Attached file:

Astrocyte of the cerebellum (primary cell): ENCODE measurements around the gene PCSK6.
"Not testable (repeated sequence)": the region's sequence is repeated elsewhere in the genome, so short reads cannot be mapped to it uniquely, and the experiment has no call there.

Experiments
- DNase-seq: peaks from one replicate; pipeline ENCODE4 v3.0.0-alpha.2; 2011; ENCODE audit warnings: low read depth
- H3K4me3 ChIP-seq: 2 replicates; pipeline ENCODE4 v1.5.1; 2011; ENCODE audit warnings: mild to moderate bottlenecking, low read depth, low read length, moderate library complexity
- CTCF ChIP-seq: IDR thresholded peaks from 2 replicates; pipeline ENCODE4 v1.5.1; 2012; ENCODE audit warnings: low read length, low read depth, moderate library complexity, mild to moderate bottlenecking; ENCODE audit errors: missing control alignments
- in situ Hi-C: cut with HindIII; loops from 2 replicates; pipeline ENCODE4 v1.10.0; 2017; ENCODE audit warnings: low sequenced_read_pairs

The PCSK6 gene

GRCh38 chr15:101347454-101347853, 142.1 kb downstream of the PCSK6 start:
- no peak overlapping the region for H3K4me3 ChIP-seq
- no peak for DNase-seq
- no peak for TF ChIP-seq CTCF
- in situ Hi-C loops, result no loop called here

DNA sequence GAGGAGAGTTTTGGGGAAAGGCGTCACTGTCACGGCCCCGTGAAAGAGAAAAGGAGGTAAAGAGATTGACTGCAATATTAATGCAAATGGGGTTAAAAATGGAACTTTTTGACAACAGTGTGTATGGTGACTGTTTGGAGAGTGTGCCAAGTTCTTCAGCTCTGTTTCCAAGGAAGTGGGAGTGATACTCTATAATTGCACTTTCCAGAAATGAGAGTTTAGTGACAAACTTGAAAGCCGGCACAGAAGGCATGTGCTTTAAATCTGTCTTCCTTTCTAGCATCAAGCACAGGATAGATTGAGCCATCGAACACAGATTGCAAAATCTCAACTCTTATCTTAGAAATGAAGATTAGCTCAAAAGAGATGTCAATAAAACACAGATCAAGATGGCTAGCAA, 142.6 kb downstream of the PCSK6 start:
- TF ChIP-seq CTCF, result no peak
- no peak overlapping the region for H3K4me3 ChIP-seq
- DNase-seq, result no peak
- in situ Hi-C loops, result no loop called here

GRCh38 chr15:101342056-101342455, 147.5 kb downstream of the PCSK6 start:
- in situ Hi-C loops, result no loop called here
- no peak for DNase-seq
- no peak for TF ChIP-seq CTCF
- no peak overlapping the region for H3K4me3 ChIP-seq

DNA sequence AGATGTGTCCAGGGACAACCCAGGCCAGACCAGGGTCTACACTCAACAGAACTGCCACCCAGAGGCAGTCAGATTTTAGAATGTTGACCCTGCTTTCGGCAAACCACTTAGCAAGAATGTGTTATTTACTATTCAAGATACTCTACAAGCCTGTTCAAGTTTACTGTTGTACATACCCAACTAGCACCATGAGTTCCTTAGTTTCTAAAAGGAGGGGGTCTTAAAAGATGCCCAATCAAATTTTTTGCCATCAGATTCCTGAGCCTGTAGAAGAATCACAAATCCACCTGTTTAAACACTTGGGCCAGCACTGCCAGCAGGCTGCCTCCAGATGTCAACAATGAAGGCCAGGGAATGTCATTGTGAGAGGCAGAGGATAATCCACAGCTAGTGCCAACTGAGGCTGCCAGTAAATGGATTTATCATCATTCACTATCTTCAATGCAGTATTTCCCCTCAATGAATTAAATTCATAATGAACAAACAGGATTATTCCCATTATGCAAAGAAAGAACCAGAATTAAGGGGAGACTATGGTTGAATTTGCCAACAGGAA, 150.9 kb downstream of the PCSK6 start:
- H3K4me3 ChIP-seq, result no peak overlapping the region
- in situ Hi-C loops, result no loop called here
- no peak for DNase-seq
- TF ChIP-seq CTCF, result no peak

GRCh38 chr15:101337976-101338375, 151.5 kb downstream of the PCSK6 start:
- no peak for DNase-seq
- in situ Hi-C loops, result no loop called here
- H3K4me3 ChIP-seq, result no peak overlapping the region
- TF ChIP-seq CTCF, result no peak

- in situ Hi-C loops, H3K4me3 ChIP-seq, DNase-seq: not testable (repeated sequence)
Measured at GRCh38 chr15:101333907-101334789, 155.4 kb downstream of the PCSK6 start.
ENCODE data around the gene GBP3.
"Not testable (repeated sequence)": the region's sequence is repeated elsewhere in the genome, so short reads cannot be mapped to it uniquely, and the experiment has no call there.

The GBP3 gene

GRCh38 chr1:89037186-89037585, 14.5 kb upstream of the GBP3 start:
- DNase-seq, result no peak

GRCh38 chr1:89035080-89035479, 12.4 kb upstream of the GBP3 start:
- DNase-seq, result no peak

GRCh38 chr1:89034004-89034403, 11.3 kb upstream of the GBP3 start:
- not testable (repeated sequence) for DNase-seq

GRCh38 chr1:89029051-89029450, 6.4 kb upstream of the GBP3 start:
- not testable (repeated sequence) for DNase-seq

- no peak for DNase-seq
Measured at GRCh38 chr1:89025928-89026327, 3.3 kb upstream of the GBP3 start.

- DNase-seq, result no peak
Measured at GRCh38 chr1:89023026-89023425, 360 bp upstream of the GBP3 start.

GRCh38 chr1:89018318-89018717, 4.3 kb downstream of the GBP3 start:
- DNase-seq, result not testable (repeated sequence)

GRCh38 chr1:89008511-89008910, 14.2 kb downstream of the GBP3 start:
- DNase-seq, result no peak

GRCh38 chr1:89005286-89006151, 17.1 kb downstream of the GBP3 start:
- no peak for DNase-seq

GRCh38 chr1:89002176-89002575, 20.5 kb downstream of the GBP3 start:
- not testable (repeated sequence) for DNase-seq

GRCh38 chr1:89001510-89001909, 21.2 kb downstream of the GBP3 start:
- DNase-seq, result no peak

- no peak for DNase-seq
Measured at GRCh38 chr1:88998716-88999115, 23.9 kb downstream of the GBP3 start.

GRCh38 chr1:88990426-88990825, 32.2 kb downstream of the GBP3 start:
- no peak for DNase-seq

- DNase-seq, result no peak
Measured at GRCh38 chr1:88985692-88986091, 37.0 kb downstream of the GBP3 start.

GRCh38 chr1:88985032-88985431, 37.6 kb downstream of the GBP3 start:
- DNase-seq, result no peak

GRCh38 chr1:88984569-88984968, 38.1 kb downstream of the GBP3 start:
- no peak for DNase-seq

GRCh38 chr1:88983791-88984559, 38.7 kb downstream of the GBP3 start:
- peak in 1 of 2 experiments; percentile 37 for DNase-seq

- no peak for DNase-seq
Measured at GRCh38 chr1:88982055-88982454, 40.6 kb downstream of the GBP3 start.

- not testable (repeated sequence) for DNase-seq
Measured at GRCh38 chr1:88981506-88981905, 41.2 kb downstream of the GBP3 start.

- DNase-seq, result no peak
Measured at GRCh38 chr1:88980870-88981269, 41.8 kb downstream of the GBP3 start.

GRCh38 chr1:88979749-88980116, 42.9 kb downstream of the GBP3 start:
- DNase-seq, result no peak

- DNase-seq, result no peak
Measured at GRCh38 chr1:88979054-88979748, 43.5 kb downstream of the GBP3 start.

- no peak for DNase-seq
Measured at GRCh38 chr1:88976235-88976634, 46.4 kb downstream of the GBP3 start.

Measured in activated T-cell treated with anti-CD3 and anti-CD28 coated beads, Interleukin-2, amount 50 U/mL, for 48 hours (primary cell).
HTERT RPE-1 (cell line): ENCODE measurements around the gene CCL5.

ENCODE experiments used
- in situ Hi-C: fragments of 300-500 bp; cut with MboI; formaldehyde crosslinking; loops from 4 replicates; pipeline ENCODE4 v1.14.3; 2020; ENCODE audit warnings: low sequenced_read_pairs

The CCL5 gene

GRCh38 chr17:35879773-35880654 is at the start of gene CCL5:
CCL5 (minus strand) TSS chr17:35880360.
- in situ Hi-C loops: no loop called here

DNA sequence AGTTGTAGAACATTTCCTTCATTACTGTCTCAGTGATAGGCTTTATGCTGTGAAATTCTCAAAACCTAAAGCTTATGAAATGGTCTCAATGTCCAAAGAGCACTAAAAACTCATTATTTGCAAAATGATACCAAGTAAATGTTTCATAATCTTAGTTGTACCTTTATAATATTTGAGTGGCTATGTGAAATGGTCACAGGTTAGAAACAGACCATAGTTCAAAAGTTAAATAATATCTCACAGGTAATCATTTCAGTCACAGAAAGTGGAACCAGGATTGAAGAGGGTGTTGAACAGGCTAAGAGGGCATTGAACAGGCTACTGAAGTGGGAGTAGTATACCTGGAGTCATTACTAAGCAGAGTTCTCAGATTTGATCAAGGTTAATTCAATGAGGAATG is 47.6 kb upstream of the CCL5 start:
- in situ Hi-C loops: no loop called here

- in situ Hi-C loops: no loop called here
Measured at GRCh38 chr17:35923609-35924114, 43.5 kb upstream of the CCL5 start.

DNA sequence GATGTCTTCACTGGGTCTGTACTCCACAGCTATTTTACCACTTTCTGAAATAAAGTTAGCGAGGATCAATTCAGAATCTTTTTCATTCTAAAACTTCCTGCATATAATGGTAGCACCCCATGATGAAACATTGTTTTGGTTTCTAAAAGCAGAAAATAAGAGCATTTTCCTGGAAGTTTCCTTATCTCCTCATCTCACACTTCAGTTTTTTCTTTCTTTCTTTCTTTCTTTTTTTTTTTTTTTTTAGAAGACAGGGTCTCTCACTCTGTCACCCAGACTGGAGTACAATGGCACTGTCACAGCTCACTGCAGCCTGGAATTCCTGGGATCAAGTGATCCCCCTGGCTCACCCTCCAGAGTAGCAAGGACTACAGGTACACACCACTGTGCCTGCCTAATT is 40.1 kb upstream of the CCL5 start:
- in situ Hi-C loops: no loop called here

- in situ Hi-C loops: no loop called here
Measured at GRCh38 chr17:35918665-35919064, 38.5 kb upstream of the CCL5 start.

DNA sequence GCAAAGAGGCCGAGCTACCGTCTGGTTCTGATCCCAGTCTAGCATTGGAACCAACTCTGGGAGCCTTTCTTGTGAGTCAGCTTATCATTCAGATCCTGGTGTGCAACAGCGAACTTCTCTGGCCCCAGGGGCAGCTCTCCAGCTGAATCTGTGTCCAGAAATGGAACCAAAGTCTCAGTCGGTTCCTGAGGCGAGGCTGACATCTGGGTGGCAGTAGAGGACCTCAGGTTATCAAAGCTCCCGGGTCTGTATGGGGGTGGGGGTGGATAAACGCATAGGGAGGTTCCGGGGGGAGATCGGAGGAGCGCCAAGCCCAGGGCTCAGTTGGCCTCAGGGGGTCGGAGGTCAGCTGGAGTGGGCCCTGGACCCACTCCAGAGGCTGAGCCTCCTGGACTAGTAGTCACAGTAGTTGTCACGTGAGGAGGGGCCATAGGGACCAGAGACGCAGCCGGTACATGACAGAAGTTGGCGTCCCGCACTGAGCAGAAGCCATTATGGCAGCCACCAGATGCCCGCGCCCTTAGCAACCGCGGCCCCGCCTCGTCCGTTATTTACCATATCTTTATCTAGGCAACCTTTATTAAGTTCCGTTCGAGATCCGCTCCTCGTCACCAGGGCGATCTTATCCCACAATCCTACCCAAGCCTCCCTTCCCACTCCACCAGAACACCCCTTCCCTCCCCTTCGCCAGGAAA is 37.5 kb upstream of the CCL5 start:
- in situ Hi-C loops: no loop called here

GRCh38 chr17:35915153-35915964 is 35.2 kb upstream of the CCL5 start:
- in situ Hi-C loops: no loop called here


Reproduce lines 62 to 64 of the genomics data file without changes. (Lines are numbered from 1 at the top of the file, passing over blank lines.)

Measured at GRCh38 chr1:88998716-88999115, 23.9 kb downstream of the GBP3 start.

GRCh38 chr1:88990426-88990825, 32.2 kb downstream of the GBP3 start:
- no peak for DNase-seq